Personal exposure studies of air pollution generally use self-reported diaries to capture individuals' time-activity data. Enhancements in the accuracy, size, memory and battery life of personal Global Positioning Systems (GPS) units have allowed for higher resolution tracking of study participants' locations. Improved time-activity classifications combined with personal continuous air pollution sampling can improve assessments of location-related air pollution exposures for health studies. Data was collected using a GPS and personal temperature from 54 children with asthma living in Montreal, Canada, who participated in a 10-day personal air pollution exposure study. A method was developed that incorporated personal temperature data and then matched a participant's position against available spatial data (i.e., road networks) to generate time-activity categories. The diary-based and GPS-generated time-activity categories were compared and combined with continuous personal PM2.5 data to assess the impact of exposure misclassification when using diary-based methods. There was good agreement between the automated method and the diary method; however, the automated method (means: outdoors = 5.1%, indoors other =9.8%) estimated less time spent in some locations compared to the diary method (outdoors = 6.7%, indoors other = 14.4%). Agreement statistics (AC1 = 0.778) suggest 'good' agreement between methods over all location categories. However, location categories (Outdoors and Transit) where less time is spent show greater disagreement: e.g., mean time "Indoors Other" using the time-activity diary was 14.4% compared to 9.8% using the automated method. While mean daily time "In Transit" was relatively consistent between the methods, the mean daily exposure to PM2.5 while "In Transit" was 15.9 μg/m3 using the automated method compared to 6.8 μg/m3 using the daily diary. Mean times spent in different locations as categorized by a GPS-based method were comparable to those from a time-activity diary, but there were differences in estimates of exposure to PM2.5 from the two methods. An automated GPS-based time-activity method will reduce participant burden, potentially providing more accurate and unbiased assessments of location. Combined with continuous air measurements, the higher resolution GPS data could present a different and more accurate picture of personal exposures to air pollution.


Wheeler A.J.,Water and Air Quality Bureau
Environmental health : a global access science source | Year: 2014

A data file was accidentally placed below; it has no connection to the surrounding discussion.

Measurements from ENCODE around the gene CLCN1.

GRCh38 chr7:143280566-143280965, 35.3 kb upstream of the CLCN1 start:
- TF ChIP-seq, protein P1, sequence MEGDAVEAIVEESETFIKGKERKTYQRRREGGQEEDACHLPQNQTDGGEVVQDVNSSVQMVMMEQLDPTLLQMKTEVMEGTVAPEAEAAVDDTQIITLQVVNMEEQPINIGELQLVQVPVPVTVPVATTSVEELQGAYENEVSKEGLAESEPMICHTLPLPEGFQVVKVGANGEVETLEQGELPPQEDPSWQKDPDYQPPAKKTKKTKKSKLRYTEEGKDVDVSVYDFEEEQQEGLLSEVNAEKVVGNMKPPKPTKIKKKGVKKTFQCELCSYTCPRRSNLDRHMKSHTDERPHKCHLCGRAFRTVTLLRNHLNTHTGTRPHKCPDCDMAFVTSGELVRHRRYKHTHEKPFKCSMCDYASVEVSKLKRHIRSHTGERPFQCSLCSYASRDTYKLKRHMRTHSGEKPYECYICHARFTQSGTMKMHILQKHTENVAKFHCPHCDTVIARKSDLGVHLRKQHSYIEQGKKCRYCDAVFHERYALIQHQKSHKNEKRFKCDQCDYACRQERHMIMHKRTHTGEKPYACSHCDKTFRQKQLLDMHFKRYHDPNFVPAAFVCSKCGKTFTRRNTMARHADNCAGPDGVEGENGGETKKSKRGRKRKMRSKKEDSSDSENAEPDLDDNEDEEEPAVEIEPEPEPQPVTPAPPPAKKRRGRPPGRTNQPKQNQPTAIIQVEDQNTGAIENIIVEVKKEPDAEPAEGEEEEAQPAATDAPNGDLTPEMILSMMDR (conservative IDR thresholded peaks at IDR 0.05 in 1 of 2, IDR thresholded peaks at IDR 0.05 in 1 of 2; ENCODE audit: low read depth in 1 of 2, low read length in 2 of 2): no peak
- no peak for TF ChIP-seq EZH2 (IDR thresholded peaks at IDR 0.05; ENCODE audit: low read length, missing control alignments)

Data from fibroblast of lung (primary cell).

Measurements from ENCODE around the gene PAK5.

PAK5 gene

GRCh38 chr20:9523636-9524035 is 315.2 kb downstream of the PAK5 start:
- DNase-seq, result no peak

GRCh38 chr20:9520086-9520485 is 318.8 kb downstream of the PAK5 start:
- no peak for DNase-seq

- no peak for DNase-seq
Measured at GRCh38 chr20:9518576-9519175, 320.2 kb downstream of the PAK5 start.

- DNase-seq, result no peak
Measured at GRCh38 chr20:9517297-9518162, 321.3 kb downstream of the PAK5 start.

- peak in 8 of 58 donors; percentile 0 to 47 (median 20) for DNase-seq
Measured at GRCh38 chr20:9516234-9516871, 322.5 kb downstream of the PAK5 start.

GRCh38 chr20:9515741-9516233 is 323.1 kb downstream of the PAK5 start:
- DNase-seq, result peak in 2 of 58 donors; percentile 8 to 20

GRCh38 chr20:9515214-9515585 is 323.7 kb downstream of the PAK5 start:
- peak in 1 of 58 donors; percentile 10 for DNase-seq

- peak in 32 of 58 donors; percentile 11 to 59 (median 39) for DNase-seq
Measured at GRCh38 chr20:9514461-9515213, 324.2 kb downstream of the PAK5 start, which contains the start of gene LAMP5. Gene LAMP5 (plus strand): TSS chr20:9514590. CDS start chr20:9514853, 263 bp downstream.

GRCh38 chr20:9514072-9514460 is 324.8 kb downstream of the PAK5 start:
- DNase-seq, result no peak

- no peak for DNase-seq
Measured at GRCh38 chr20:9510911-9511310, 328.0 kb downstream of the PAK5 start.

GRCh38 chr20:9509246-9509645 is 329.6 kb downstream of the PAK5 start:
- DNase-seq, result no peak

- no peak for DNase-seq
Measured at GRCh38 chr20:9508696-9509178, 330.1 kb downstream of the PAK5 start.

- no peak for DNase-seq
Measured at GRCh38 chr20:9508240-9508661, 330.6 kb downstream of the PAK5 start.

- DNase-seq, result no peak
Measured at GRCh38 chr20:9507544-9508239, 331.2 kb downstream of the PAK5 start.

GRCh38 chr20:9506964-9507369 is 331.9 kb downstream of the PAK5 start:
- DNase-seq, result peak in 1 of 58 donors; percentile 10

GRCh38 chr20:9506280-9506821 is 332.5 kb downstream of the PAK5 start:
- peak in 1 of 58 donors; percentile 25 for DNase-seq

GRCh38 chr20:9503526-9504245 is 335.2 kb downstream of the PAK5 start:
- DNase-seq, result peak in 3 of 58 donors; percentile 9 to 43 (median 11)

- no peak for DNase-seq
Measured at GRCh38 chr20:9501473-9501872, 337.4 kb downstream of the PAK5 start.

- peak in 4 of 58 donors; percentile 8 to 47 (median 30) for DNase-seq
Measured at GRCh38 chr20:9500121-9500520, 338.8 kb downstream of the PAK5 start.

Naphthalene exposures for most non-occupationally exposed individuals occur primarily indoors at home. Residential indoor sources include pest control products (specifically moth balls), incomplete combustion such as cigarette smoke, woodstoves and cooking, some consumer and building products, and emissions from gasoline sources found in attached garages. The study aim was to assess naphthalene exposure in pregnant women from Canada, using air measurements and biomarkers of exposure. Pregnant women residing in Ottawa, Ontario completed personal and indoor air sampling, and questionnaires. During pregnancy, pooled urine voids were collected over two 24-hour periods on a weekday and a weekend day. At 2-3 months post-birth, they provided a spot urine sample and a breast milk sample following the 24-hour air monitoring. Urines were analyzed for 1-naphthol and 2-naphthol and breast milk for naphthalene. Simple linear regression models examined associations between known naphthalene sources, air and biomarker samples. Study recruitment rate was 11.2% resulting in 80 eligible women being included. Weekday and weekend samples were highly correlated for both personal (r = 0.83, p < 0.0001) and indoor air naphthalene (r = 0.91, p < 0.0001). Urine specific gravity (SG)-adjusted 2-naphthol concentrations collected on weekdays and weekends (r = 0.78, p < 0.001), and between pregnancy and postpartum samples (r = 0.54, p < 0.001) were correlated.Indoor and personal air naphthalene concentrations were significantly higher post-birth than during pregnancy (p < 0.0001 for signed rank tests); concurrent urine samples were not significantly different. Naphthalene in breast milk was associated with urinary 1-naphthol: a 10% increase in 1-naphthol was associated with a 1.6% increase in breast milk naphthalene (95% CI: 0.2%-3.1%). No significant associations were observed between naphthalene sources reported in self-administered questionnaires and the air or biomarker concentrations. Median urinary concentrations of naphthalene metabolites tended to be similar to (1-naphthol) or lower (2-naphthol) than those reported in a Canadian survey of women of reproductive age. Only urinary 1-naphthol and naphthalene in breast milk were associated. Potential reasons for the lack of other associations include a lack of sources, varying biotransformation rates and behavioural differences over time.